6 Ways to Elevate Fitness Professionalism: Post-Vancouver Think Tank Thoughts


Friday night I was invited to a meeting of the minds by Carmen Bott of Human Motion who is also the new provincial director of the National Strength and Conditioning Association (NSCA). This meeting brought together some of the top Strength and Conditiong Coaches, Personal Trainers, Physiotherapists, Kinesiologists, Yoga Instructors and Fascial Stretch Therapists in Metro Vancouver.

One big question that came from this gathering was “How can we elevate the standards of fitness professionals?” This was in order to figure out who we could invite to present at a provincial NSCA conference who would attract the veterans and the rookies.

I have been involved in the health and fitness field since 2000 and since that time have always surround myself with people who will motivate and encourage me to elevate my standards of practice. To raise our standards as a collective we need to lead by example, those who are poor or weak in one profession will eventually leave.

Anyone who is in the top echelon of their profession is there because they have they too have sought to be mentored by those who have been in the trenches for many years if not decades. I have been aware of a pervasive feeling of annoyance because many Personal Trainers are lured into the business with promises of a quick few weekends of study, an exam and then being able to bill out $65 per hour without really honing their craft and leading clients through exercise that they cannot execute properly – possibly doing harm soon or in the long-term. They quickly learn that after expenses their take home is not $65 per session and hopefully they learn that they are billing their time not their expertise.

The state of the industry is that young and easy to get into the fitness industry, but there is also a lack of mentorship afterwards. I have had clients, have used the services of trainers for years, say “Wow, I have never had someone teach me that,” with some something as simple as cueing scapular retraction and depression during a lat-pulldown (that scares me). Trainers get their certifications and then think they can become independent trainers right away – are you an entrepreneur? No, you own your job that is it.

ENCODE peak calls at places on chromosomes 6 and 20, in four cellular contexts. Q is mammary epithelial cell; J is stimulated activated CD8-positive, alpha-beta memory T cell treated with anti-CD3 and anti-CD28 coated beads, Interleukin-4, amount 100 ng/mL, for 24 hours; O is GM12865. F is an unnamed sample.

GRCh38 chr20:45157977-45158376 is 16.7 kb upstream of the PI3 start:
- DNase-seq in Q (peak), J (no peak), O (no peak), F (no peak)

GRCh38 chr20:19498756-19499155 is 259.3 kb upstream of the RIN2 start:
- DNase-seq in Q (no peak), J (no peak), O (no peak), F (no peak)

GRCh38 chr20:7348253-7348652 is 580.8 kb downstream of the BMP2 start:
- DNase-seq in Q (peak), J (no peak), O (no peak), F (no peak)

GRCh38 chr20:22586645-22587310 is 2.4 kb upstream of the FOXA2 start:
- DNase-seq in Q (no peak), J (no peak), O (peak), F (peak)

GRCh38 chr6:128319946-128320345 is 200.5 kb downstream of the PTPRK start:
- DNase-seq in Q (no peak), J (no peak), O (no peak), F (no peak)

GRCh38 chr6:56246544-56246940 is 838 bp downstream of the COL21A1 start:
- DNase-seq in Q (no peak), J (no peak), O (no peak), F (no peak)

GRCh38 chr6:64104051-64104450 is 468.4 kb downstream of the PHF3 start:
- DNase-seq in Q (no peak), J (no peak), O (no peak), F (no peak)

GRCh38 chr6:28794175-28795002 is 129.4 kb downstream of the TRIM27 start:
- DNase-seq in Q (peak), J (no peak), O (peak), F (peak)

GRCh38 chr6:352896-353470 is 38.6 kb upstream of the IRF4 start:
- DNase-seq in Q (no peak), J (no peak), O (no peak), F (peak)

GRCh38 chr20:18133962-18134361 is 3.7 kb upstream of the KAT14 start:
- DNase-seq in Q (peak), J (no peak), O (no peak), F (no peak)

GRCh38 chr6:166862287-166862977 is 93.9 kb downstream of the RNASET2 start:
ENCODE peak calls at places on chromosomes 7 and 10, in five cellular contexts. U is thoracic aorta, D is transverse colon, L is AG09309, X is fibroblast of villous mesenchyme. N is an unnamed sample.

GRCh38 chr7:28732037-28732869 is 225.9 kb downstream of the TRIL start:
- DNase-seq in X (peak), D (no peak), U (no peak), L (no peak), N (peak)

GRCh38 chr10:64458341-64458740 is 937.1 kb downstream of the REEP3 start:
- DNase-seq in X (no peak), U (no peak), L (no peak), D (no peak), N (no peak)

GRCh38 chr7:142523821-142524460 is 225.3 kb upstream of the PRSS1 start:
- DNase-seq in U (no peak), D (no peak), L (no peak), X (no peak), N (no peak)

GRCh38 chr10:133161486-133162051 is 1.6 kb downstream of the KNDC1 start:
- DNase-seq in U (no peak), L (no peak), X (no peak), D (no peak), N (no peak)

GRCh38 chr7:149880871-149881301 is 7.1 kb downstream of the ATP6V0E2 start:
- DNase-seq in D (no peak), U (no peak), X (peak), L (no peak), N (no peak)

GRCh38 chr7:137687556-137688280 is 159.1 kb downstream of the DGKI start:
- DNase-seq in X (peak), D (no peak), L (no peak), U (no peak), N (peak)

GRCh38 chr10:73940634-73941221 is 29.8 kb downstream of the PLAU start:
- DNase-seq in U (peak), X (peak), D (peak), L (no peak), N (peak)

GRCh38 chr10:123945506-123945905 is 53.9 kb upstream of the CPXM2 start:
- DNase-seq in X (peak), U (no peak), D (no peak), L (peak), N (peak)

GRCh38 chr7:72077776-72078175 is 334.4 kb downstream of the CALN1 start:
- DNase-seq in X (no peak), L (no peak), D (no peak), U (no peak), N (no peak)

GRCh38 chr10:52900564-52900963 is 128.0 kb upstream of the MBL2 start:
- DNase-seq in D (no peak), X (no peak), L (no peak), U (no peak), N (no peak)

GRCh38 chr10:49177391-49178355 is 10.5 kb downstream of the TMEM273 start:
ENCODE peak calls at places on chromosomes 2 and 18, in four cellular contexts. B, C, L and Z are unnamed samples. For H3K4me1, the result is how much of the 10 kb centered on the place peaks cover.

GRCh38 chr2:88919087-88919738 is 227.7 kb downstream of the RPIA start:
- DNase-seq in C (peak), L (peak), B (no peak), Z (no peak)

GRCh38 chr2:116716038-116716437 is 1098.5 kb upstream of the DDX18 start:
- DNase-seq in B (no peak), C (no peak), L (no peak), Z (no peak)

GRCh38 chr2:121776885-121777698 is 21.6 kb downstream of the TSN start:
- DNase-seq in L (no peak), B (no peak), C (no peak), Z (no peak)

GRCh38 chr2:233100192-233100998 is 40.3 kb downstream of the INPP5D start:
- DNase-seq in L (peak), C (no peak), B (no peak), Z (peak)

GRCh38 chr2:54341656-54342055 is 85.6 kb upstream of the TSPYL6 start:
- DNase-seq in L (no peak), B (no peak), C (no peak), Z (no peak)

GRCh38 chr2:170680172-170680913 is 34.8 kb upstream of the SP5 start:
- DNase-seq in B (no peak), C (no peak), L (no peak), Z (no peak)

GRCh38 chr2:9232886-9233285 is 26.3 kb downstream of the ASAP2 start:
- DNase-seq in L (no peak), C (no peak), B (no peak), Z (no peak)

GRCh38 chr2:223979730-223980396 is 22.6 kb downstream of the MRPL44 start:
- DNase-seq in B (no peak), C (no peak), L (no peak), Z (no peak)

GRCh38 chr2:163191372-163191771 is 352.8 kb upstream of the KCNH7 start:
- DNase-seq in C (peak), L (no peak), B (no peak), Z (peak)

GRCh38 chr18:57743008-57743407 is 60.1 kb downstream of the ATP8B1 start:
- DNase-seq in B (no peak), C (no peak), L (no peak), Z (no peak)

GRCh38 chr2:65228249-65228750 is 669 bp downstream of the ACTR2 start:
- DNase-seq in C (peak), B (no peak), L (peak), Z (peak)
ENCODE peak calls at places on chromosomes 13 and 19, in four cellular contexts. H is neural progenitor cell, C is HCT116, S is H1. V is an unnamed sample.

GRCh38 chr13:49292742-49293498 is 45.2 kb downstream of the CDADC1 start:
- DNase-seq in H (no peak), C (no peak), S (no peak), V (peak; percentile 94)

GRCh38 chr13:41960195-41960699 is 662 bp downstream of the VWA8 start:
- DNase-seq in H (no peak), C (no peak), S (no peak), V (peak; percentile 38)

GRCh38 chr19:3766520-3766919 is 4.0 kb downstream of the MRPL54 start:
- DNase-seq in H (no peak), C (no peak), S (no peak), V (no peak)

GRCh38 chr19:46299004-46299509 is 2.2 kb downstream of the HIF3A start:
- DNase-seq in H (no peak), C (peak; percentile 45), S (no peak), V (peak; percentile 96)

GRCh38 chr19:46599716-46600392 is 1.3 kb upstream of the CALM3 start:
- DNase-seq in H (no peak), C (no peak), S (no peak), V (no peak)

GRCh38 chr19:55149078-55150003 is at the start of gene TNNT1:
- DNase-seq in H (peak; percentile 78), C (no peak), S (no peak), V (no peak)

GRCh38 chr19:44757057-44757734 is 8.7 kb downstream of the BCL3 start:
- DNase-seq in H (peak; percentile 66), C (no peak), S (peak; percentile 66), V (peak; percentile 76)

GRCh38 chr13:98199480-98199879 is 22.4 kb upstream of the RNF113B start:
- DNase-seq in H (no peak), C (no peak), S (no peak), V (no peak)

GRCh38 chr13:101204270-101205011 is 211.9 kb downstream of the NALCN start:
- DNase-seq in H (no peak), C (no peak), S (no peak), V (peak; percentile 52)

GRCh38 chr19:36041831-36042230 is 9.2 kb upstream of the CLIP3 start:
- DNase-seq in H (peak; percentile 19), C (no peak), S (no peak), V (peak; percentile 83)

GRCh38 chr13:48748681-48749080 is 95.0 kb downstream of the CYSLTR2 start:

The independent training studios are so full to brim that the experience of clients starts to decrease in quality. Does the consumer know the difference between an expert trainer and someone who is fresh on the floor – who is there to push you to your limits? Generally not. The culture of these studios is to hold on to the clients that you have, don’t coach other trainers – because they are the competition. Could they become better than you, maybe? If you have any business sense you will know that there are plenty of clients for everyone and that each professional has their own niche, or at least you should!

Six Ways to Raise the Bar

Is it up to us to elevate the game of those who do not wish to? You can only coach those who wish to be coached.

  1. It starts by creating an environment where we speak to each as peers whether you have 1 year of experience or 20 years of experience – we all have different life experiences, therefore different insights into human movement and how to teach people to become better at it.
  2. Surround yourself with peers who challenge your way of thinking (whether you end up agreeing or not).
  3. Be open to new ways of thinking, new ways of teaching, new ways of doing business – e.g. look at all the technological changes.
  4. We need to mentor the young ones who are eager to learn and are ready to be coached.
  5. Be proud of your profession. It doesn’t entirely define you, but shout it out!
  6. Learn from everywhere – books, peer-to-peer discussions, workshops, even outside of your profession

When I told someone I was going to be a Personal Trainer they asked, “When are you going to get a real job?” It took awhile to make a living, because I had to buck the trend that “there is no money in fitness!” What BS! By the way – I am a Kinesiologist (another pet peeve is Kinesiologists calling themselves Personal Trainers, just because not many people know what a Kinesiologist is or does).

Only those who really want to be the best at what they do will go out and meet the best at what they do. They follow in their foot-steps while creating their own path.